The snakes suffocate and eat even large animals, such as deer and alligators, and in 2012, a research team that included Mazzotti found severe declines in sightings in python-heavy areas of native animals including raccoons, opossum, bobcats and rabbits.

In 2012, the federal government banned the import and interstate trade of four exotic snake species: the Burmese python, the yellow anaconda, and North and South African python.

Besides Mazzotti, the team of authors behind the Biology Letters paper include lead author Shannon Pittman, a doctoral candidate at University of Missouri-Columbia; Kristen Hart, a United States Geological Survey researcher, Michael Cherkiss, a USGS senior wildlife biologist; Skip Snow, a United States National Park Service biologist, Ikuko Fujisaki, a quantitative ecologist with the Fort Lauderdale REC, Brian Smith, a USGS biologist and Michael Dorcas, a Davidson College biology professor.

A link to frequently asked questions:

http://www.usgs.gov/faq/categories/10721/4751

Contacts

Writer: Mickie Anderson, 352-273-3566, mickiea@ufl.edu

Source: Frank Mazzotti, 954-577-6338, fjma@ufl.edu

Photo caption: A snake handler displays a Burmese python for onlookers at the 2013 Python Challenge event at the Ft. Lauderdale Research and Education Center in Davie, Florida. UF/IFAS Photo by Tyler Jones.

Water management district, UF/IFAS and UF Water Institute team up to examine springs

Topic(s): Announcements, Aquaculture, Environment, IFAS, Pollution
The University of Florida's Institute of Food and Agricultural Sciences and the St. Johns River Water Management District, along with UF's Water Institute, are teaming up under a $3 million grant from the state to examine the deteriorating health of Florida's springs.

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March 18, 2014

GAINESVILLE, Fla. –The University of Florida’s Institute of Food and Agricultural Sciences is joining forces with two entities as part of a $3 million, three-year contract to provide scientific data to help protect and restore the state’s springs system. UF/IFAS’ partners in the effort are the St. Johns River Water Management District, which is funding the project, and UF’s Water Institute. (more …)

To the root of the matter – keeping nitrogen out of small streams

Topic(s): Aquaculture, Conservation, IFAS, Pollution, Research

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Feb. 25, 2014

GAINESVLLE, Fla. – For years, scientists tried to find out why some small streams carry only minute concentrations of nitrogen.

Now Stefan Gerber, a University of Florida researcher with the Institute of Food and Agricultural Sciences, and Jack Brookshire, an assistant professor of biogeochemistry from Montana State University, believe they have solved the mystery. (more …)

UF/IFAS study: Computer model can help coastal managers with nourishment decisions

Topic(s): Agriculture, Disaster Preparedness, Environment, Research

beach erosion

Cutline: UF/IFAS researchers say a new computer model can help coastal managers make better beach nourishment decisions and possibly save millions of dollars. Above, the beach is shown with a fence at St. Augustine Beach, Fla.

UF/IFAS file photo

GAINESVILLE, Fla. – A computer model developed, in part, by University of Florida researchers can help coastal managers better understand the long-term effects of major storms, sea-level rise and beach restoration activities and possibly save millions of dollars.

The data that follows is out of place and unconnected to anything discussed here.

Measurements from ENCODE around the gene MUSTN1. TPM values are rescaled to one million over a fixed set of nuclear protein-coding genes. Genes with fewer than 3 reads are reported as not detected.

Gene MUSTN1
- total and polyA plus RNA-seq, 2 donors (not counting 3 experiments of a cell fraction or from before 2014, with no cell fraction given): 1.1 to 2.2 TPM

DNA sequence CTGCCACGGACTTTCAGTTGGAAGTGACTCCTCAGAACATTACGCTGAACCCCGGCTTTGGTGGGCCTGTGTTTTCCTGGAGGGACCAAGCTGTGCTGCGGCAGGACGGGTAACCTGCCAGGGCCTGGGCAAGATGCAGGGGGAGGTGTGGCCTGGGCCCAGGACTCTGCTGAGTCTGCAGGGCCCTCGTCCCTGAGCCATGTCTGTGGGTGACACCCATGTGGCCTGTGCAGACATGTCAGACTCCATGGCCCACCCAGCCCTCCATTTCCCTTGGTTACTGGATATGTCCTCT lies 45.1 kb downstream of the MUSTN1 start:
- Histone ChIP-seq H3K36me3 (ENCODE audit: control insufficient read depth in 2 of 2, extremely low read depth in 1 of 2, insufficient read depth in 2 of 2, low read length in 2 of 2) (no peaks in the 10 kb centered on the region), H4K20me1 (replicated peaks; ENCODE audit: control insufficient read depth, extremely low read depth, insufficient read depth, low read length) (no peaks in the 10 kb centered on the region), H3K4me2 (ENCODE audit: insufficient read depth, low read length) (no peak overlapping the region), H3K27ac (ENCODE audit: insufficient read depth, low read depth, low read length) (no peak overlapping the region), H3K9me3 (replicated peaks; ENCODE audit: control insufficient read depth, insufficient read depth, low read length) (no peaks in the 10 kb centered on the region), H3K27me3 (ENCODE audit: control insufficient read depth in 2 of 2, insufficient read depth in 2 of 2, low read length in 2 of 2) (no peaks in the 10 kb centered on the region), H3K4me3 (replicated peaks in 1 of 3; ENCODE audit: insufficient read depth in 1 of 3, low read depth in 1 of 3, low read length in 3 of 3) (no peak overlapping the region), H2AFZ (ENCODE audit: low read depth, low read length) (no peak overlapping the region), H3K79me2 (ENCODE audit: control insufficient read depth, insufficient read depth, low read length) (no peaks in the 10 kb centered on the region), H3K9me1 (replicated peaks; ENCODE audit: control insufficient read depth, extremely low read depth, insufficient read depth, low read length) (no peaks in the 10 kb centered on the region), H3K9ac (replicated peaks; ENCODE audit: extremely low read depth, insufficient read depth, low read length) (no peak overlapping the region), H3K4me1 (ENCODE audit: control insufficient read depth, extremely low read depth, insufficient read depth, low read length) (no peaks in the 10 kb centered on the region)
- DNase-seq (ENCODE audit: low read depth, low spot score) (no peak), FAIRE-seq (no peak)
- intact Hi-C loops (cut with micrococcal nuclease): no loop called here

Researchers used erosion data following tropical storms and hurricanes that hit Santa Rosa Island, off Florida’s Panhandle, and sea-level rise projections to predict beach habitat changes over the next 90 years. But they say their model can be used to inform nourishment decisions at any beach.

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PIE Center survey: Floridians value water, but not ‘all in’ on conservation

Topic(s): Conservation, Environment, Research, Uncategorized

Lake Okeechobee.  Florida lakes, freshwater.  2010 Annual Research Report Photo.  UF/IFAS Photo by Tyler Jones.

GAINESVILLE, Fla. — Floridians value water, almost as much as they value money and their health — just don’t ask them to time themselves in the shower.

An online survey of 516 Floridians found that interest in water ranked third in a list of public issues, just behind the economy and health care, but ahead of taxes and public education. Eighty-three percent of respondents considered water a highly or extremely important issue.

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UF Water Institute to host symposium featuring state, national experts

Topic(s): Agriculture, Announcements, Conservation, Environment, Green Living

GAINESVILLE, Fla. – The University of Florida Water Institute will host its fourth symposium, “Sustainable Water Resources, Complex Challenges, Integrated Solutions,” Feb. 11-12 at the J. Wayne Reitz Union.

This year’s conference focuses on what organizers call “Water Supply Planning in a Non-Stationary World.” The forum is meant to bring many professional perspectives together to focus on science, technology, management, policy and public action.

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UF/IFAS study shows captive breeding no help to endangered woodrat

Topic(s): Agriculture, Conservation, Environment, Forestry

key largo woodrat

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GAINESVILLE, Fla. – Captive breeding of the endangered Key Largo woodrat may not be the best solution to preserve the ecologically important rodent, an animal driven to near extinction by development, a new University of Florida study shows.

Using a computer model, scientists developed a captive breeding-and-release program to see if adding captive-reared animals outweighed the loss of rats from the wild. But it did not, the study said.

Robert McCleery, UF assistant professor in wildlife ecology and conservation and co-author of the study, estimated that fewer than 500 of the woodrats remain. That’s down from U.S. Fish and Wildlife Service estimates of about 6,000 in 1984.